Before you even start to look for the new vehicle take some time to do some research. First thing to do is request a copy of all three credit reports. This is what the car loan lenders will look at to make the determination if they will even be willing to lend the money for a new car loan. It is very important to know what the auto lenders know. Be sure to get the credit reports that include the credit score option. If the overall credit score is low and there is time to try to clean up your credit report try to bring the score up to 680. The idea is to keep the debt to income ratio below 30%. If you have several credit cards or loans open be aware that the total amount of the limit can be considered against you even if your cards are not maxed out. Remember those fantastic deals on television with 0% auto loan financing? These usually have very small print that says a borrower has to qualify for that loan rate. If your credit is less then stellar that probably isn’t going to be the loan rate that you get.

If you currently own a car, you might want to take the time to research the blue book value if you are considering a trade in. If you have the time and the ability you might end up a few dollars ahead if you sell you own used car outright. Consideration has to be given on the amount of work the car may need, mileage, demand and overall condition of the auto. By selling your car outright , the funds you receive can be used as a down payment on the car loan. This will decrease the future monthly loan payment amount, and possibly the length of the loan.

Research the cost for auto insurance on a new car. You might find that it would be to difficult to cover the car loan payments and the insurance both. Also research the car loan rates of competing lenders. Consider your credit union or your bank for an auto loan. By knowing what is going on in the market you are in a position to negotiate a good rate on your car loan. Be informed about what type of promotional deals are available so you realistically know what to expect when the time comes to sign the car loan paperwork.

Beware of the “subject to financing clause” that might be in the car loan papers you sign. It is easy to think once you are at the point of signing car loan papers that it is a done deal. Maybe not! If there is a subject to financing clause the deal isn’t closed till the actual loan financing goes through. Make sure you take the time to completely read any additional paperwork you are asked to sign after you fill out the original car loan paperwork. What looks like a better deal might actually not be.

Forget the extras when it comes time to sign the car loan. Do you really need to pay 18% on a new stereo system or on an extended warranty? These are items that you can purchase separate from the car loan at a later time. Many of the extras that a dealers offers are very nice, but by taking the time to shop around you can save yourself hundreds of dollars in loan financing. These purchases can usually be made in cash at a later time which will not stress your credit limits more then they need to be.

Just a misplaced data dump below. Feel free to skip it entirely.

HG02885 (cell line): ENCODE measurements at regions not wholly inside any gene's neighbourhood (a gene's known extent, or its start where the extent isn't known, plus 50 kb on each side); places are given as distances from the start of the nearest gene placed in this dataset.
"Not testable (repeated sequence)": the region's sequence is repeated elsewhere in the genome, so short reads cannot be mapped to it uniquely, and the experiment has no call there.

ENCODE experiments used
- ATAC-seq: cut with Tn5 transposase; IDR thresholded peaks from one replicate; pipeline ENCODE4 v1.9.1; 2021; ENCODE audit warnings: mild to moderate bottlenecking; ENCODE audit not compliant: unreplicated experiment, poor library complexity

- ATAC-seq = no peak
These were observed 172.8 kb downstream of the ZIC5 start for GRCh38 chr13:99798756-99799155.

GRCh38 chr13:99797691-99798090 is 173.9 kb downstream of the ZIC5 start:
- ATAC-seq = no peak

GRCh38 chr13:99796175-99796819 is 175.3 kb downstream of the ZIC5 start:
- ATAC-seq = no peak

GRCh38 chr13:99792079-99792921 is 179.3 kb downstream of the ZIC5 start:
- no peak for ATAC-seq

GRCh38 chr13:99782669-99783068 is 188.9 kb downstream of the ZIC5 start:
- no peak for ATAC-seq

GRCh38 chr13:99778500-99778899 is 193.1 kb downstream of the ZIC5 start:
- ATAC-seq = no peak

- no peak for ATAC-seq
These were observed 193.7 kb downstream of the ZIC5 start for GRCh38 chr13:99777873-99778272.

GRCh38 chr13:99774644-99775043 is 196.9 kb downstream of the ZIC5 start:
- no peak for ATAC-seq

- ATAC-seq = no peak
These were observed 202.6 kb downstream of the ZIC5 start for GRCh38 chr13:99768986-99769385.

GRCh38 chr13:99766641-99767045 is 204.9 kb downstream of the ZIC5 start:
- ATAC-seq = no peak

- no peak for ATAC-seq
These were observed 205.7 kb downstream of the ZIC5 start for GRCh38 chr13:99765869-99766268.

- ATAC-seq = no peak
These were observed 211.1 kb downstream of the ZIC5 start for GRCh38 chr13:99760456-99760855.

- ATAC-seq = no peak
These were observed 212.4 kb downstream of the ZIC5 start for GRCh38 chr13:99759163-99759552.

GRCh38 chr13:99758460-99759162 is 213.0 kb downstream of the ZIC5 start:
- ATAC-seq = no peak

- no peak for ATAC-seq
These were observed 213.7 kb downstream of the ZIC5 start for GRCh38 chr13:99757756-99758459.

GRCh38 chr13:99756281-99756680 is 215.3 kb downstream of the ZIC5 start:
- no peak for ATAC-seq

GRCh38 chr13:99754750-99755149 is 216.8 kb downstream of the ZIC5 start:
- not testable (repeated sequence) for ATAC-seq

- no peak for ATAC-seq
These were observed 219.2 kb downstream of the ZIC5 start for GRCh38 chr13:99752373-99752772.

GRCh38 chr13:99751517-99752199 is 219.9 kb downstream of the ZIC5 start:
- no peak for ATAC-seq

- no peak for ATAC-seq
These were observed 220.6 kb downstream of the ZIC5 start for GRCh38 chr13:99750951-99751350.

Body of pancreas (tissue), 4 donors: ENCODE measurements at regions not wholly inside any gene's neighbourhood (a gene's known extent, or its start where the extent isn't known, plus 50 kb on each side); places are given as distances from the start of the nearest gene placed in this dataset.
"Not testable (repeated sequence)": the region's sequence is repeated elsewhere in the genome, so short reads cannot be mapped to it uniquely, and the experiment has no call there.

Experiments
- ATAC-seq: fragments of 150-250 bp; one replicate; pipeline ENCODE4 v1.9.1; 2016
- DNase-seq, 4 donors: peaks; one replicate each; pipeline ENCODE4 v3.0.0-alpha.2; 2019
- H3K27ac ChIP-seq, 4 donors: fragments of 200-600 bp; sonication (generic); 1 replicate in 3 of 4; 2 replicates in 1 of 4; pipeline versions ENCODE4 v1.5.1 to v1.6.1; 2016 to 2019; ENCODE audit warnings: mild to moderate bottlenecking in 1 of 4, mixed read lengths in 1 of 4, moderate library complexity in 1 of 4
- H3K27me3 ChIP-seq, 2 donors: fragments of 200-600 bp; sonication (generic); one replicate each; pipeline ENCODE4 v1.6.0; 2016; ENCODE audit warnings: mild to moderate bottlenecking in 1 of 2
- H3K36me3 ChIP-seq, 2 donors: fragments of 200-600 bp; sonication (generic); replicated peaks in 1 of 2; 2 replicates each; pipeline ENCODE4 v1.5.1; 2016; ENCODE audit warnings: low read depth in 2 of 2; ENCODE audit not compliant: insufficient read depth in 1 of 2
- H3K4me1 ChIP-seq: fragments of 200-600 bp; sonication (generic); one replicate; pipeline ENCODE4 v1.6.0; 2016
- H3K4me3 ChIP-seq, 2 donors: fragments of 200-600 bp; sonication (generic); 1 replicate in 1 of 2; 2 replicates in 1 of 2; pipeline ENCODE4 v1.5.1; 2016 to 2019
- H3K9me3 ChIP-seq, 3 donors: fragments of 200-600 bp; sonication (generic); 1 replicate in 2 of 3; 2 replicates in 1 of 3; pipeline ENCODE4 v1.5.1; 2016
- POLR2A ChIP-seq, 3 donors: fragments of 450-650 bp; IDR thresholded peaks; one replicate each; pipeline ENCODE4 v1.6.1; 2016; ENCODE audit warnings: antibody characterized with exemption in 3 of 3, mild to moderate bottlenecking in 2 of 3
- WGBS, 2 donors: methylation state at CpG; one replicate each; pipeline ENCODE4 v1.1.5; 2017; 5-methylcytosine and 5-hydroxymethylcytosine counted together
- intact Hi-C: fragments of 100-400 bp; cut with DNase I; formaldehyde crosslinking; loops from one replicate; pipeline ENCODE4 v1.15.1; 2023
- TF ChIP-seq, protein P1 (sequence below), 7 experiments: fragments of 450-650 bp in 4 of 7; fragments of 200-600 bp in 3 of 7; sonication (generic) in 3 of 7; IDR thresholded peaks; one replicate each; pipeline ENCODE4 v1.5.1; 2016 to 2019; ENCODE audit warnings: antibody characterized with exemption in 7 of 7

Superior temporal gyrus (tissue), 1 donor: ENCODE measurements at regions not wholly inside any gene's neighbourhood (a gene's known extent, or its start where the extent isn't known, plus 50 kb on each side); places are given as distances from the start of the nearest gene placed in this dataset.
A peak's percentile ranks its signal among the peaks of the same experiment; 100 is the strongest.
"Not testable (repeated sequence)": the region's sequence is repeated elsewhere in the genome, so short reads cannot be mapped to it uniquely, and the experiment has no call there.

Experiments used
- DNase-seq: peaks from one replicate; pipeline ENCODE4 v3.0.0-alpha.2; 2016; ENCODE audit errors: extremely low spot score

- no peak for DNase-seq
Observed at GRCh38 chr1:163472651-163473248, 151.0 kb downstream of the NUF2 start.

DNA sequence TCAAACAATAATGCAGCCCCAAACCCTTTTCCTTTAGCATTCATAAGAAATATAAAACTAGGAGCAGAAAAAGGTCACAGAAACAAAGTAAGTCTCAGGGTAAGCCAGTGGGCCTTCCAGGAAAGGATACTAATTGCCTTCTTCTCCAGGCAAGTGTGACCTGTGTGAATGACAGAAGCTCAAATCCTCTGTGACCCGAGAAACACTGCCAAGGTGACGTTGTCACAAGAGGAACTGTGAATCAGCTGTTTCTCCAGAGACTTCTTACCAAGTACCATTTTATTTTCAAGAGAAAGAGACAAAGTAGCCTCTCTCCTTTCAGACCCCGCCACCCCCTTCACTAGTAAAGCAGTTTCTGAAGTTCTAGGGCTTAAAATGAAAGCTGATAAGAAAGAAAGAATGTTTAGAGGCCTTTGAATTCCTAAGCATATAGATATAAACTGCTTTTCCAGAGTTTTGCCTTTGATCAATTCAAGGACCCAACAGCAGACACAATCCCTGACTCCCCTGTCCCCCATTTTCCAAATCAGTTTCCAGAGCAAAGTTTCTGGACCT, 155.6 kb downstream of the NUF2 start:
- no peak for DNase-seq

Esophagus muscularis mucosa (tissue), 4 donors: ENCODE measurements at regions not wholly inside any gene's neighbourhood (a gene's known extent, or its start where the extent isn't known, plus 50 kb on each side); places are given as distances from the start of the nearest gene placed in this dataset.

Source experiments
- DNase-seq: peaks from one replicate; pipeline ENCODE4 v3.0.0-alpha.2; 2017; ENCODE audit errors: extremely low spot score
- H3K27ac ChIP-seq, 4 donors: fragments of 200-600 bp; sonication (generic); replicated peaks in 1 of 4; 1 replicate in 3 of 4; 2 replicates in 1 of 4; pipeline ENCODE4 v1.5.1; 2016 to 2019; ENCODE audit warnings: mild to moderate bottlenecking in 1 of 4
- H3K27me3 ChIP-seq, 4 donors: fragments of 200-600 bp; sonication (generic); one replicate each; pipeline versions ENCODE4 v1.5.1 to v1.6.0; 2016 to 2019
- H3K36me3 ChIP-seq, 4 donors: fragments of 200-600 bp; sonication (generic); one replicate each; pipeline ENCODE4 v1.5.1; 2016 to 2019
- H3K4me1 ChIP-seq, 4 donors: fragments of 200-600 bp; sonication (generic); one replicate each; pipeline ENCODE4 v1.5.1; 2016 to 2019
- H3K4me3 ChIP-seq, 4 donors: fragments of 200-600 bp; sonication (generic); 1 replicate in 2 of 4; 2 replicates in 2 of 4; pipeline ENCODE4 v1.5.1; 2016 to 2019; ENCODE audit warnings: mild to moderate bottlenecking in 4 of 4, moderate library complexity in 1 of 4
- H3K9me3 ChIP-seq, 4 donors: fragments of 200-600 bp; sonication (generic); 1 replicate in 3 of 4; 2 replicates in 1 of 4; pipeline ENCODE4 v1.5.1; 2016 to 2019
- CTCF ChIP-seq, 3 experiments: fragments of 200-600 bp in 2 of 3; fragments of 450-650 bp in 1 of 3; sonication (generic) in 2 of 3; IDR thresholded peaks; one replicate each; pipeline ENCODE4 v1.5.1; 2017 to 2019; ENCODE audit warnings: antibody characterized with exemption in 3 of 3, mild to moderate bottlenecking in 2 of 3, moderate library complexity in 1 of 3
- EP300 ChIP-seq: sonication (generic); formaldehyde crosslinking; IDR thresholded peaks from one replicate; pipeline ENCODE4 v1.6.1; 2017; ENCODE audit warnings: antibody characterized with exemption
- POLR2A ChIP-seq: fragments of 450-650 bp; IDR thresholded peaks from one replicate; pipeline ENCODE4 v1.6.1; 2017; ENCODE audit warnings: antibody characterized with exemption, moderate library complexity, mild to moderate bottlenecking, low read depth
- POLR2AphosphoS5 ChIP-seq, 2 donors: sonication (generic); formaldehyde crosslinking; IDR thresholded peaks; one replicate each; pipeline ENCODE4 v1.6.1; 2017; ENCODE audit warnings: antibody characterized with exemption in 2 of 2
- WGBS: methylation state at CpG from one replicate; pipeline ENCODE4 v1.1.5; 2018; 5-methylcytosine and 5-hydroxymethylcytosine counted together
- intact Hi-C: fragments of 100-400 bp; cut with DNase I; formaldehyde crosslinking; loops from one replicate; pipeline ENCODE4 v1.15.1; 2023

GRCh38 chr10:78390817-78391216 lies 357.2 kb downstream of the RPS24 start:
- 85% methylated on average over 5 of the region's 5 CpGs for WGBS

]]>**Amortization With Simple Interest**

The big difference between a mortgage and a credit card debt is the way the interest is calculated. A mortgage payoff is calculated using simple interest, meaning that the interest is charged only on the principal balance due. As an example, if you owe $50,000 with an interest rate of 5% and your mortgage payment is $395.40 per month for fifteen years, your first payment is applied $208.33 to interest ($50,000 times 5% annual interest divided by 12 months) and $187.07 to principal ($395.40 minus $208.33).

When you make the second payment, your principal balance is now $49,812.93 ($50,000 minus $187.07), so your second payment is applied $207.55 to interest ($49,812.93 times 5% annual interest divided by 12 months) and $187.85 to principal ($395.40 minus $207.55). Each month as you make your payment, the principal balance goes down slightly and more of your payment applies to the principal until eventually the principal balance reaches zero.

**Credit Card Amortization Including Compound Interest**

When you have a credit card debt, the interest is compounded, meaning it is calculated on the total amount due, including any interest charges that have been added in prior months. If you carry the debt for a long time, you end up paying interest on interest on interest, which can add up to big numbers.

Take an example of a credit card balance of $2,000 on a card with an interest rate of 10%. A typical minimum payment on a credit card is 4% of the balance, which would mean a payment of approximately $80 per month. At the end of the first month, your interest is calculated as $16.67 ($2,000 times 10% annual interest divided by 12 months).

Add the $16.67 interest to the beginning amount due of $2,000 for a total of $2,016.67. Your credit card statement will show a minimum payment due of $80.67 (4% of $2,016.67). If you make that minimum payment, your next statement will show a balance due of $1,936 ($2,016.67 minus $80.67) and the interest will be $16.13 ($1,936 times 10% annual interest divided by 12 months).

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